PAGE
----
Don Parker

We have just heard of the death of Donald C. Parker, M.D., widely known as Don Parker, in Florida. He was a pioneer of amateur planetary high-resolution imaging, at the beginning of the CCD age, and had a major role in developing the techniques that are widely used by amateur imagers across the world today. He contributed to many sections of the BAA over several decades with work of both quantity and unfailingly high quality.

Don is said to have taken 20,000 images of Mars and Jupiter, some of which were were used by NASA and the Jet Propulsion Laboratory. He was a past Director of the Association of Lunar and Planetary Observers, and their Mars co-ordinator since 1977. He co-authored a book on observing and photographing the solar system, his images featured in many other books, and he authored or co-authored over 150 papers in both amateur and professional journals. The International Astronomical Union named Asteroid 5392 in his honour, and he received awards from the Astronomical Society of the Pacific and the Oriental Astronomical Association, in addition to the Steavenson Award of the BAA in 2003.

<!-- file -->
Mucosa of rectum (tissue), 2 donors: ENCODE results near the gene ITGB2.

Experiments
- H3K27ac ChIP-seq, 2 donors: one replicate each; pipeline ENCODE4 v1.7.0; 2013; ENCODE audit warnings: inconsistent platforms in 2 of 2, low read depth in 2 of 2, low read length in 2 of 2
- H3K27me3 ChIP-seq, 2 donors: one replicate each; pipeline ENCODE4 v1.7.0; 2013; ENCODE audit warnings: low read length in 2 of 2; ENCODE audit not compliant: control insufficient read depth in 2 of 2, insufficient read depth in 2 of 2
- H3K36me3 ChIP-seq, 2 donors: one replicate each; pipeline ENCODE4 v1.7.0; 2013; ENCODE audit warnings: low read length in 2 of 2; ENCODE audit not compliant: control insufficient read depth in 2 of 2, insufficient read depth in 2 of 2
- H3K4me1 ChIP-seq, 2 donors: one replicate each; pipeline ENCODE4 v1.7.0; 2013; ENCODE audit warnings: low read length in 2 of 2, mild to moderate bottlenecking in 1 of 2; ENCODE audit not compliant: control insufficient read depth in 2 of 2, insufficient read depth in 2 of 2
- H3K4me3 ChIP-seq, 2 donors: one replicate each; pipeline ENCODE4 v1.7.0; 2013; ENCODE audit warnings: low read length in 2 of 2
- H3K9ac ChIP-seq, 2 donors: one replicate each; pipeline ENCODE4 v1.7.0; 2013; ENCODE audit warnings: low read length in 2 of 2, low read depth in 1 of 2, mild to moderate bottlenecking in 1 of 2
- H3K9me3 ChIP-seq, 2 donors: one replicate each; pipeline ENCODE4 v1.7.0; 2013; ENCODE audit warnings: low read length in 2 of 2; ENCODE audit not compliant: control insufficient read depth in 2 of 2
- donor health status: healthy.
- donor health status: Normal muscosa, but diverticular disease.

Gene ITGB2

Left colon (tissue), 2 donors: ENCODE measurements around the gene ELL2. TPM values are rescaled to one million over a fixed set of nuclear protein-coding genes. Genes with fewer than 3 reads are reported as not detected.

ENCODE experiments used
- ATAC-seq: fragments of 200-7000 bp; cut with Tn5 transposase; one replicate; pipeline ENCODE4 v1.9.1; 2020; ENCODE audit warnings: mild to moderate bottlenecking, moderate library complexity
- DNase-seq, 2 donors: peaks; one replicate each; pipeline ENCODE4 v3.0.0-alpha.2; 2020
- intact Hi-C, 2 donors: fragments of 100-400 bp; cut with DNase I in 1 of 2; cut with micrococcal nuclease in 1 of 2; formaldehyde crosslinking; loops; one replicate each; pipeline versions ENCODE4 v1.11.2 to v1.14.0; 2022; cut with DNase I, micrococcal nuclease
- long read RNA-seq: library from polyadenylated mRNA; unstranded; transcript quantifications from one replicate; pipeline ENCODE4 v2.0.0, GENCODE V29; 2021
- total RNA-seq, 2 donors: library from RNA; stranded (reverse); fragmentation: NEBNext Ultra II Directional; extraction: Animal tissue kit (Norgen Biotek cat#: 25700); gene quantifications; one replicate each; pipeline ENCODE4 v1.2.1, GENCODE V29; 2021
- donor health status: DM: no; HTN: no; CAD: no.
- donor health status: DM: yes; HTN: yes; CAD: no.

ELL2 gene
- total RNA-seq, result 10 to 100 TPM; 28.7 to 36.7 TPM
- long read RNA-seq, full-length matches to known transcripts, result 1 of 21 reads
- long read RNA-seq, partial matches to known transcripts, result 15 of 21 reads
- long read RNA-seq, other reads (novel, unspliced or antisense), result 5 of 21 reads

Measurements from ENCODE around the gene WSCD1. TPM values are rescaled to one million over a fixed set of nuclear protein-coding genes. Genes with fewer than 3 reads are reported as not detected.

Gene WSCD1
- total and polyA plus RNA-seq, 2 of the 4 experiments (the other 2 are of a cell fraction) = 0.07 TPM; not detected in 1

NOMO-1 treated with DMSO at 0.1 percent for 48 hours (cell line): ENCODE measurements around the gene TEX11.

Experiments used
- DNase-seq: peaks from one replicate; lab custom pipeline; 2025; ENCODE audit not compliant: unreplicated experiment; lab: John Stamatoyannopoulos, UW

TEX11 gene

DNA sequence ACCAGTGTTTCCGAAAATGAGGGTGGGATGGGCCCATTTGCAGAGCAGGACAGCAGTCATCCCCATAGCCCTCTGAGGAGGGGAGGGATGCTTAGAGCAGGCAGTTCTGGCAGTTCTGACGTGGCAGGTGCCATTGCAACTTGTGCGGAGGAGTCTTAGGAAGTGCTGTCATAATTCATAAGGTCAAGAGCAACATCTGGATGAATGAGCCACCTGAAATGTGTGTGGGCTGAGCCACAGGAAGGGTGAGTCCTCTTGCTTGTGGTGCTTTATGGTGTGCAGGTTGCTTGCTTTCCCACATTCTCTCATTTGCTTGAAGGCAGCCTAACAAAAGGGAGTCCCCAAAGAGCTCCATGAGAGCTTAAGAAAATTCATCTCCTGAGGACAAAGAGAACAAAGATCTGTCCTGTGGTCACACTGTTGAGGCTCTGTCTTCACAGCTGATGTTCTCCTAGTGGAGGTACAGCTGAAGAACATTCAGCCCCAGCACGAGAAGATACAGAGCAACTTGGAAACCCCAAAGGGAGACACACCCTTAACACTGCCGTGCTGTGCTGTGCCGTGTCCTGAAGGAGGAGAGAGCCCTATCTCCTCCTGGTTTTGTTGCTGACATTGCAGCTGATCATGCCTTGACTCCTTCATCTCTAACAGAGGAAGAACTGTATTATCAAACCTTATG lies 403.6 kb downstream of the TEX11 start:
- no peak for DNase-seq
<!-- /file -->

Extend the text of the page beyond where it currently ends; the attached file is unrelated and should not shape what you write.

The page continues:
Don was known for giving freely of his time to anyone who wished to find out more about solar system observation and imaging, and loved to meet visiting astronomers. His loss will be widely felt in the amateur astronomical community as well as amongst professional planetary scientists.

Don Parker (right) with Christopher Go at his home in 2012


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